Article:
Organize a grassroots campaign to restore local government zoning control of industrial hazards
A state government bought by polluters has gone too far in restricting the liberties of Texans and demolishing democracy at the local level. We’re fighting back.
We co-founded the DFW Air Research Consortium last year with researchers from area universities and local governments with the idea of building a modern and locally-controlled air quality monitoring grid across DFW that can track pollution plumes in real time. This can become a powerful grassroots enforcement and education tool.
Downwinders itself bought two EPA-certified ozone monitors we’ll be using to specifically track smog levels in Wise County, where the State refuses to put a monitor despite evidence that’s where the region’s highest ozone readings are located.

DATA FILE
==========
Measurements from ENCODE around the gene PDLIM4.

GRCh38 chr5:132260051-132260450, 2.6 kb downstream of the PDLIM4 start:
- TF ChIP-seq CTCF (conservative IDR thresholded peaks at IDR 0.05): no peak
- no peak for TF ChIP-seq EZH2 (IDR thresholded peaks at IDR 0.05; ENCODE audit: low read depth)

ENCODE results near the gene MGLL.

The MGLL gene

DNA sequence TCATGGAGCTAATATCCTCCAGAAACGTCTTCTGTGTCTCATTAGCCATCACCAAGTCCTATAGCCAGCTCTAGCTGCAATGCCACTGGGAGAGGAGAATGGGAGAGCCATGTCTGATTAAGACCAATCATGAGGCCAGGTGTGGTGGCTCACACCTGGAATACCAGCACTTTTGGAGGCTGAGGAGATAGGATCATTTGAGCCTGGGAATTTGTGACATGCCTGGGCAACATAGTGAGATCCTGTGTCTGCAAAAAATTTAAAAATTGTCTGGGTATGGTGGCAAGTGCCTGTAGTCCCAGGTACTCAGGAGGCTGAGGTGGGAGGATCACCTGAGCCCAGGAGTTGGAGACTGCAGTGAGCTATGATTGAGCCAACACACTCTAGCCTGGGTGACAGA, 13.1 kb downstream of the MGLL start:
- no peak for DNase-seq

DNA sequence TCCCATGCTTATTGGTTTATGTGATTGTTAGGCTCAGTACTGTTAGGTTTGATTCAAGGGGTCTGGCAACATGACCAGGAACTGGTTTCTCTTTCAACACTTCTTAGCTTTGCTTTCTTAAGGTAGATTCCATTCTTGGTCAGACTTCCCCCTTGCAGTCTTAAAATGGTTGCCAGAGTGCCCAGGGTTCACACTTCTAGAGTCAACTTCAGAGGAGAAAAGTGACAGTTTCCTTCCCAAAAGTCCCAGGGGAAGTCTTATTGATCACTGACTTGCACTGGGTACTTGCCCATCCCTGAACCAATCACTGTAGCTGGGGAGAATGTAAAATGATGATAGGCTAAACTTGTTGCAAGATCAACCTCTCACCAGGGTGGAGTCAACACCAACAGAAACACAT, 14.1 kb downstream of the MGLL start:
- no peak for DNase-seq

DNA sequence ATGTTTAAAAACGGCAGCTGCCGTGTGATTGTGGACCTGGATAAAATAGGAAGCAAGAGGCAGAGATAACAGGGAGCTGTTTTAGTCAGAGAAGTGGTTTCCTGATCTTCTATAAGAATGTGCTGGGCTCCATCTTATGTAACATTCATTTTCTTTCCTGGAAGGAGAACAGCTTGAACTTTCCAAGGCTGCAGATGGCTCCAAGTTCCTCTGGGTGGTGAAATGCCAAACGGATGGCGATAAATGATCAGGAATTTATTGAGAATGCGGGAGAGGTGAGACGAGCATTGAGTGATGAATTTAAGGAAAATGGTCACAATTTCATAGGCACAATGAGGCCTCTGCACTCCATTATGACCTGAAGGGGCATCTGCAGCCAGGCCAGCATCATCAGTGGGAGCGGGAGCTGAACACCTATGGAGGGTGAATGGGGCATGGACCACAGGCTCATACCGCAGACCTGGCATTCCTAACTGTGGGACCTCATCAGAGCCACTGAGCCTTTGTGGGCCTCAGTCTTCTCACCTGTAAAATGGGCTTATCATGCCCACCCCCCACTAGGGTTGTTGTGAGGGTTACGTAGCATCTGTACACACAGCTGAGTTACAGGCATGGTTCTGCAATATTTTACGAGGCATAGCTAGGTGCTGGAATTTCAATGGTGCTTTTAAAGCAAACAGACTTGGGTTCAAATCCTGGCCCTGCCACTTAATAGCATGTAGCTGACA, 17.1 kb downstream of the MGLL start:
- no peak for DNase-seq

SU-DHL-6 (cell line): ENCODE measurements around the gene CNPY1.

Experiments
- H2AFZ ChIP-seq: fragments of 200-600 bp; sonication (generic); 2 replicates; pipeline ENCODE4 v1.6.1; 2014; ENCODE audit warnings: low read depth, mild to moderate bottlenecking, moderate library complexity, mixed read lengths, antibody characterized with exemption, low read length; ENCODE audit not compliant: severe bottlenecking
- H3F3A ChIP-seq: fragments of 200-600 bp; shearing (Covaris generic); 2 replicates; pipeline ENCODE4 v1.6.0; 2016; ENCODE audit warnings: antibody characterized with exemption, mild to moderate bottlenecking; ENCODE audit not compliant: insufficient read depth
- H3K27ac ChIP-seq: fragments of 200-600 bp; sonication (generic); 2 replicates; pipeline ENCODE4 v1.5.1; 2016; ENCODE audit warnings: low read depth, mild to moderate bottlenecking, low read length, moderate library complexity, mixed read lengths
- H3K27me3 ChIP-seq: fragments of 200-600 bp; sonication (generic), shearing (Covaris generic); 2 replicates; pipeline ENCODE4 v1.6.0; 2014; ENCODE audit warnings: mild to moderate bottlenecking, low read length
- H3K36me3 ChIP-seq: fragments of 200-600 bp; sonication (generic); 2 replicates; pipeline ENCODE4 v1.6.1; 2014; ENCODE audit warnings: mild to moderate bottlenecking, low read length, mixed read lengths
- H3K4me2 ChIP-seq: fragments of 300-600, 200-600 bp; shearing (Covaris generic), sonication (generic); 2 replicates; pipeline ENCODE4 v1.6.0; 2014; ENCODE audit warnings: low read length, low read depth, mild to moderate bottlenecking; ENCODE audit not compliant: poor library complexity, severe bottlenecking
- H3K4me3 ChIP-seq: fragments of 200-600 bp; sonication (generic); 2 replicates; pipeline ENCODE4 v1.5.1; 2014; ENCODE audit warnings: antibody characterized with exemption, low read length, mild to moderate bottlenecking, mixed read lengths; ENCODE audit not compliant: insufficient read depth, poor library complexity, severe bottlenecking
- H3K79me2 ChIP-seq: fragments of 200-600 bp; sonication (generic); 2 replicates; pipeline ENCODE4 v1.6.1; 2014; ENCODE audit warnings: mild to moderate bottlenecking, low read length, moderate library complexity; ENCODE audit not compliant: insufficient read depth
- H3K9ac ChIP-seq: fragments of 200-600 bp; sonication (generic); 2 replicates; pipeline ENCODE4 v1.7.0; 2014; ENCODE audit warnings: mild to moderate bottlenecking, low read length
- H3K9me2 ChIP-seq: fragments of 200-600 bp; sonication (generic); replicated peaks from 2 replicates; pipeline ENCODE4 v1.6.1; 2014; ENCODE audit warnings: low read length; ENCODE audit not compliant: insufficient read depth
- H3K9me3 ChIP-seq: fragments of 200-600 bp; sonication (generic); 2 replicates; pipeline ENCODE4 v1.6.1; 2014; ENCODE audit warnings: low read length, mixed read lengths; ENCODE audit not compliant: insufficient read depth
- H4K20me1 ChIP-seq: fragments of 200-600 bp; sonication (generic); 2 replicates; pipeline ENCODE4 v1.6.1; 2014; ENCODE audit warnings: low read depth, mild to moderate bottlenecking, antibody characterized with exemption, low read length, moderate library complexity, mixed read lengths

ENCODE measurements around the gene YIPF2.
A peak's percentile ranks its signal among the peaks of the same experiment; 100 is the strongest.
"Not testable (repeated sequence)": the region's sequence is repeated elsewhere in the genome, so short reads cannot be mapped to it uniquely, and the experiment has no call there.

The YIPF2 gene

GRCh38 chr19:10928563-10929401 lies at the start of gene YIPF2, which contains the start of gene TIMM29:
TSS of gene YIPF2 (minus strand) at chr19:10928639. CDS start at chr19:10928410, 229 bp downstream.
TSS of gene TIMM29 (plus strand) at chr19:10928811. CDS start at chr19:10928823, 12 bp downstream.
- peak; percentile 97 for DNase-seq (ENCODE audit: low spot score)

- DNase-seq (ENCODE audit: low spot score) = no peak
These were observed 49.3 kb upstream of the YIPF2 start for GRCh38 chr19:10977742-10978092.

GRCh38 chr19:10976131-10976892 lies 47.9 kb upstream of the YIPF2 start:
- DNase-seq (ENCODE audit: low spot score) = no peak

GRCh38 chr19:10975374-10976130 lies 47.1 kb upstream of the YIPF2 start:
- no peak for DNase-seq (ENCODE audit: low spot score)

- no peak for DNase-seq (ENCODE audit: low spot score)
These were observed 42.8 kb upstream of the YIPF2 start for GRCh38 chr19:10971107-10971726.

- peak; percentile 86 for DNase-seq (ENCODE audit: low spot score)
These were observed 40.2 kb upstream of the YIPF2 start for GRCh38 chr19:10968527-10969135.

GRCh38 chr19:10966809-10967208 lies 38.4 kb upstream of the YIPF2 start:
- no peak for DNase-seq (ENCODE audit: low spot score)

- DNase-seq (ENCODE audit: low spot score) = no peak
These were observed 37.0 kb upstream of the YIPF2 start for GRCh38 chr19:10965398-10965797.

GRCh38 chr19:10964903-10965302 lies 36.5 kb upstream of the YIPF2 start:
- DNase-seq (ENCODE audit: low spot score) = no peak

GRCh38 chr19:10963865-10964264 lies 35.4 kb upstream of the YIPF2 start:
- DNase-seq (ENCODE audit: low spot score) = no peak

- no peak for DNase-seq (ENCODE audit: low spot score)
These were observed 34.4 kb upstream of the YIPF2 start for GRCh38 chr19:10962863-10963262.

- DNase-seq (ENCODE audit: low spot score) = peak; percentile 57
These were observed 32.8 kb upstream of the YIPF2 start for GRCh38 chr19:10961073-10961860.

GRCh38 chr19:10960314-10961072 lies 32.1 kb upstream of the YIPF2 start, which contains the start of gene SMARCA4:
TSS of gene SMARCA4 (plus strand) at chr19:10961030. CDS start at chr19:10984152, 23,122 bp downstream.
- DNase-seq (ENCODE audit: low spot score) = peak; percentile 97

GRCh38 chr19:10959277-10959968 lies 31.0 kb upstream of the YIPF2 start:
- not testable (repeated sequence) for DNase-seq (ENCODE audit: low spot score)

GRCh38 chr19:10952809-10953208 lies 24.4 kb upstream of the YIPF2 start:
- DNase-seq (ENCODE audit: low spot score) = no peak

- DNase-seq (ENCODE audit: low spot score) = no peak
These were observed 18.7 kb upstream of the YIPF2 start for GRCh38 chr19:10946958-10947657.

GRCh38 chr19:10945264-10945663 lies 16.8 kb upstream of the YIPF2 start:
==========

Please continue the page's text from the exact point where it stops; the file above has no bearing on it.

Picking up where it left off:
This is more than just increasing the number of monitors – this is an opportunity to change the way people see air pollution affecting their lives. It’s also another opportunity to take what was the exclusive regulatory providence of an apathetic state government and give it to more concerned local governments.
We’re also beginning a new campaign focusing on microscopic pieces of soot known as Particulate Matter, or PM pollution. In recent years, PM pollution has been linked in the scientific literature to a wide variety of non-respiratory and cardiovascular diseases including ADHD, autism, Parkinson’s, dementia, and infertility. Like lead, many researchers believe there is no safe level of exposure to this kind of pollution.